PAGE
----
U.S. Sen. Debbie Stabenow will introduce legislation today proposing the nation switch its $7,500 federal rebate for buying an electric vehicle to the point of purchase, instead of asking owners to wait up to a year to get the money on their annual tax returns.

The Michigan Democrat also proposes a business-tax credit for buying medium- or heavy-duty plug-in hybrid trucks.

Stabenow thinks her tweak to the consumers EV credit, a plan Ward’s first reported last month, will spur sales and production and create thousands of jobs.

Quicker tax rebates for the cars also would help President Obama meet his goal of putting 1 million EVs on the road by 2015, an effort that has met skepticism because penetration of the cars today is restrained by high manufacturing costs auto makers must pass on to consumers.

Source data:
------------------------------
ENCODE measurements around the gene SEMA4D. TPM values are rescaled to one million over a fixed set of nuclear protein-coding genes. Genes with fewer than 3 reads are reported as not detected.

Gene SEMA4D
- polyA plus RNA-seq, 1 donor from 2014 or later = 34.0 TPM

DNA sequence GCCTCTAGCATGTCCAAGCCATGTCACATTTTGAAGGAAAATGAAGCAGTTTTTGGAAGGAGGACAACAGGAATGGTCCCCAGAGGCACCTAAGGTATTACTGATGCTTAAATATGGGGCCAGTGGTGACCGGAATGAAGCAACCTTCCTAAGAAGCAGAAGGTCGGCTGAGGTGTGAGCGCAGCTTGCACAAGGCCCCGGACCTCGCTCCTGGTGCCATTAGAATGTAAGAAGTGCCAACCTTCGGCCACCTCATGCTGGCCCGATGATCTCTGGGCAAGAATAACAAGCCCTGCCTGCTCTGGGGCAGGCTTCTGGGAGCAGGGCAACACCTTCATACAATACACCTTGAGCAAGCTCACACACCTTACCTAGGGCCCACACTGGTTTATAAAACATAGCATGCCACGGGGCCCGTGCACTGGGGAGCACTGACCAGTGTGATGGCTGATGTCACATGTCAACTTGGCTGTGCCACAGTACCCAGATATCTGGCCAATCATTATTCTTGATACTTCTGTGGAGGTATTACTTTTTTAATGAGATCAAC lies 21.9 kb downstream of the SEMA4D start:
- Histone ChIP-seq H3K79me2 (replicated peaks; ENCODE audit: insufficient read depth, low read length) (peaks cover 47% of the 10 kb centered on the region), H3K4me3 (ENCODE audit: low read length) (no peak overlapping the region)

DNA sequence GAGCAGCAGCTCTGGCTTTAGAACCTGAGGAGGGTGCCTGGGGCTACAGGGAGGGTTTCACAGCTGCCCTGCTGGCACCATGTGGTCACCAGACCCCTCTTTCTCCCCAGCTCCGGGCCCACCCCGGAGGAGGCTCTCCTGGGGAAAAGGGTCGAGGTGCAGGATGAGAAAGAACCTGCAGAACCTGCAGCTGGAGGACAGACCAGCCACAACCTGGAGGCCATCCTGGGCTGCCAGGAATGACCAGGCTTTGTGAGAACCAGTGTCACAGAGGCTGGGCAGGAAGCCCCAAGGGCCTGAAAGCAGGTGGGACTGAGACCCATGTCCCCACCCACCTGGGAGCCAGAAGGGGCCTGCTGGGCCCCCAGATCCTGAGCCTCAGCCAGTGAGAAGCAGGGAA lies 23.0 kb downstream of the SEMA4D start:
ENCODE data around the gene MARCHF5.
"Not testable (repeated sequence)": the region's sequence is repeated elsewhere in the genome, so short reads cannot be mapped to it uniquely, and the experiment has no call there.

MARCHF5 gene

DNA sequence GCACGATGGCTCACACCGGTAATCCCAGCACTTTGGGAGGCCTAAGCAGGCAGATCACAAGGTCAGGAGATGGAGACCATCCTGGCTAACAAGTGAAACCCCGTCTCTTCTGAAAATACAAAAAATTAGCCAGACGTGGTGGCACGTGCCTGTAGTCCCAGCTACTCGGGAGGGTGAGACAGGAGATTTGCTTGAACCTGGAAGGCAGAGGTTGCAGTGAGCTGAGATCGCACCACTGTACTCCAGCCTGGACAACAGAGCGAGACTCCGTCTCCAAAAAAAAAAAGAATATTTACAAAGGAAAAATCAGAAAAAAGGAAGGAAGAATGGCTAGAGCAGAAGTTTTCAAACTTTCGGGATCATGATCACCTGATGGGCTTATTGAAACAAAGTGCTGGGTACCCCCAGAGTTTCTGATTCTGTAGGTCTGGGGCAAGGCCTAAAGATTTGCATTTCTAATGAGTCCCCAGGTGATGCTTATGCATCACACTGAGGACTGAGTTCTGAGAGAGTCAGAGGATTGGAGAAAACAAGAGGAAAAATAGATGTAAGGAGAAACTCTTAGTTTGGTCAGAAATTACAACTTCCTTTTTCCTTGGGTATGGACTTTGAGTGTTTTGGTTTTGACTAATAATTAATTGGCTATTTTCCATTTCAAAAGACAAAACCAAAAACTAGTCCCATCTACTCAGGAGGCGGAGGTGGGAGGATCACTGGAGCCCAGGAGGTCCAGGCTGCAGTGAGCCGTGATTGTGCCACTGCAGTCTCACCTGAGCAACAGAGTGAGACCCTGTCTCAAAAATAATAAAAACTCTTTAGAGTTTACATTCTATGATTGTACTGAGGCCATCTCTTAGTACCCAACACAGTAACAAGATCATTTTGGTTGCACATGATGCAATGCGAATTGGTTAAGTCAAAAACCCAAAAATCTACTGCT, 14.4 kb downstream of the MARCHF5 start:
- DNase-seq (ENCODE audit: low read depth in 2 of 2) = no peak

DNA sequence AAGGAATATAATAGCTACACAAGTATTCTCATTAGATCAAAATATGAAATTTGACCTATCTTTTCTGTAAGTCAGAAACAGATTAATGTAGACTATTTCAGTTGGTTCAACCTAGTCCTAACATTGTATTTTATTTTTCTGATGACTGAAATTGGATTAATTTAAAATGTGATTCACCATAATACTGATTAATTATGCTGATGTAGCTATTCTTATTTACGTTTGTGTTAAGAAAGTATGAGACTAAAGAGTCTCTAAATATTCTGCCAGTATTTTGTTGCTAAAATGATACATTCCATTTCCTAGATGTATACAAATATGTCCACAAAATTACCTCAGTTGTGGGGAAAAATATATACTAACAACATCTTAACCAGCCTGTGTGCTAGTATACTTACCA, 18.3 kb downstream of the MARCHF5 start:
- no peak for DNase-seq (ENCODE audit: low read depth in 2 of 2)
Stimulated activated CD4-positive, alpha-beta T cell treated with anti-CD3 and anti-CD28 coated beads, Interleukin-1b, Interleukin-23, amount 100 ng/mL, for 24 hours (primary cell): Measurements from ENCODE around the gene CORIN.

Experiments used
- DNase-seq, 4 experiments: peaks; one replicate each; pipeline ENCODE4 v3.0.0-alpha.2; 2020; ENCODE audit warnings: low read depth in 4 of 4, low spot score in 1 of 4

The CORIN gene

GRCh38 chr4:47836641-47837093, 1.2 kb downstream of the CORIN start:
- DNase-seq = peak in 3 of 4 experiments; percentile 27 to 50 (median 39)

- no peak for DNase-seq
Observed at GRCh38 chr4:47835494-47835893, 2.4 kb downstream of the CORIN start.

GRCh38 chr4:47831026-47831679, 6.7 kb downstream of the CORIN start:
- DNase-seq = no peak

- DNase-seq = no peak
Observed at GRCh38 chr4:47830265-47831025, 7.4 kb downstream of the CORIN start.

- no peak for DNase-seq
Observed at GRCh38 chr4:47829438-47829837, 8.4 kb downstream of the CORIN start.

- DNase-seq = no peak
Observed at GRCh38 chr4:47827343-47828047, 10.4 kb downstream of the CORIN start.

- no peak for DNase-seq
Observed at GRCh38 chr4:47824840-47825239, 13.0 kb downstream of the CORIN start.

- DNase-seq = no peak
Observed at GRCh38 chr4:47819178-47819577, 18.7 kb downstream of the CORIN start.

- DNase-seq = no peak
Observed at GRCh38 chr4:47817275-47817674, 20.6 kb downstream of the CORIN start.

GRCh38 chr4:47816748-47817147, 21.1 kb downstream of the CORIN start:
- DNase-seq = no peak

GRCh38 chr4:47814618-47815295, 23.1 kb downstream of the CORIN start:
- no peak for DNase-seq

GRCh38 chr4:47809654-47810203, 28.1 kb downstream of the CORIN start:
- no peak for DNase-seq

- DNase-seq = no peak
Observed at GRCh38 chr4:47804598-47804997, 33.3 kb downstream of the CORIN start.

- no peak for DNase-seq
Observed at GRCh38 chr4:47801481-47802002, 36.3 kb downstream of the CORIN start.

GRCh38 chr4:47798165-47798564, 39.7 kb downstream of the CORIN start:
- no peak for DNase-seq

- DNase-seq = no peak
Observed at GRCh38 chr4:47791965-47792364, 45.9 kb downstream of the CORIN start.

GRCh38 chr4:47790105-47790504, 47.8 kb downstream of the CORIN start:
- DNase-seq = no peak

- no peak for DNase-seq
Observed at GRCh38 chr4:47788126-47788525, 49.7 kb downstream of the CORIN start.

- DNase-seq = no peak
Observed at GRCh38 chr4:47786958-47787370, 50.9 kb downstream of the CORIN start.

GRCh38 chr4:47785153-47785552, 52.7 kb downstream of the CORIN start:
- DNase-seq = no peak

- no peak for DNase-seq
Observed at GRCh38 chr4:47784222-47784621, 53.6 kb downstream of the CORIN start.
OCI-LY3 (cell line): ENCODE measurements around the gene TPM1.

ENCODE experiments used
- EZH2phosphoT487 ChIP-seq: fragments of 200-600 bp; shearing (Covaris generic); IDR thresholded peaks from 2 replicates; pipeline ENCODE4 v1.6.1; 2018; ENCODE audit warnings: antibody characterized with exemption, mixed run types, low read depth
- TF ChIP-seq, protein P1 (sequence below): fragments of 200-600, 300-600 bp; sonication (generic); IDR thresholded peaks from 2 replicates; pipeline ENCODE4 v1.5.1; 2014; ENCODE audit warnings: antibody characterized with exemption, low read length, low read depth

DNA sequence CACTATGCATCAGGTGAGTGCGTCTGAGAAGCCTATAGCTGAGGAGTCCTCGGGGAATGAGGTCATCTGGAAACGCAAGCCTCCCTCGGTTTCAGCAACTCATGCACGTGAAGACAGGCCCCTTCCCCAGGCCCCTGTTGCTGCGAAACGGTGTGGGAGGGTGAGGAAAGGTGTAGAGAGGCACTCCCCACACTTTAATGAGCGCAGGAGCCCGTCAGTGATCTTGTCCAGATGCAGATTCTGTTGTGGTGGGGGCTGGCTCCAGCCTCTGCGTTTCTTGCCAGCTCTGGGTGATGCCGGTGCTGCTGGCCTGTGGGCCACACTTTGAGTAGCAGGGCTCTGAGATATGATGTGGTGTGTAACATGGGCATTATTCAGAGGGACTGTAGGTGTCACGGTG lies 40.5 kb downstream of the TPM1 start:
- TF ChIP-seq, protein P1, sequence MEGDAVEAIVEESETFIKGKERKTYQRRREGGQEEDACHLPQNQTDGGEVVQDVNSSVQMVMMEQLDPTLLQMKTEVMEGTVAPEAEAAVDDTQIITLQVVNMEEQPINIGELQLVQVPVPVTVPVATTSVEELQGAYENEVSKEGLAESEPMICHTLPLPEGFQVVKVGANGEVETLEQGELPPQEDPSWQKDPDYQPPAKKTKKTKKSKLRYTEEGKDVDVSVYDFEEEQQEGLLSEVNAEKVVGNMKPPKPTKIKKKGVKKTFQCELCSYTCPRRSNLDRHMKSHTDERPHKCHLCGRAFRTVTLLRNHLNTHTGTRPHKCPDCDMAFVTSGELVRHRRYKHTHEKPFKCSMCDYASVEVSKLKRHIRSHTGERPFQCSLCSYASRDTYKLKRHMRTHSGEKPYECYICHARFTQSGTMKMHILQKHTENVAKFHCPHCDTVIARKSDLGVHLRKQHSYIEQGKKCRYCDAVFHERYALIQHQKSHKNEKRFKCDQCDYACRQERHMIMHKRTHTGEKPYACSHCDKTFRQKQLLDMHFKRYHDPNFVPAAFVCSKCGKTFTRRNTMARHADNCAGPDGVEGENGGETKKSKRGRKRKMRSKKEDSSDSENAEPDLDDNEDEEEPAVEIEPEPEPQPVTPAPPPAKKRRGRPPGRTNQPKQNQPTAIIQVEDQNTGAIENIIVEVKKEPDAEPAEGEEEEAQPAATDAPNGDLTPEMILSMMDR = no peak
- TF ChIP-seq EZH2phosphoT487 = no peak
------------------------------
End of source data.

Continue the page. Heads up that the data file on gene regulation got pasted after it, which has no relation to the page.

The Chevy Volt extended-range electric vehicle, for example, qualifies for the consumer tax credit but starts at $41,000.

General Motors has said it does not expect to earn a profit on the vehicle in its first generation, but in recent weeks has been working out a plan to double production and turn it into a money-maker sooner.

The auto maker expresses support for Stabenow’s idea, saying in a statement it “integrates all of the components necessary for successful acceleration of electric vehicles in the market place.”

EV and hybrid suppliers Johnson Controls, Eaton and Arvin Meritor also have jumped behind the legislation.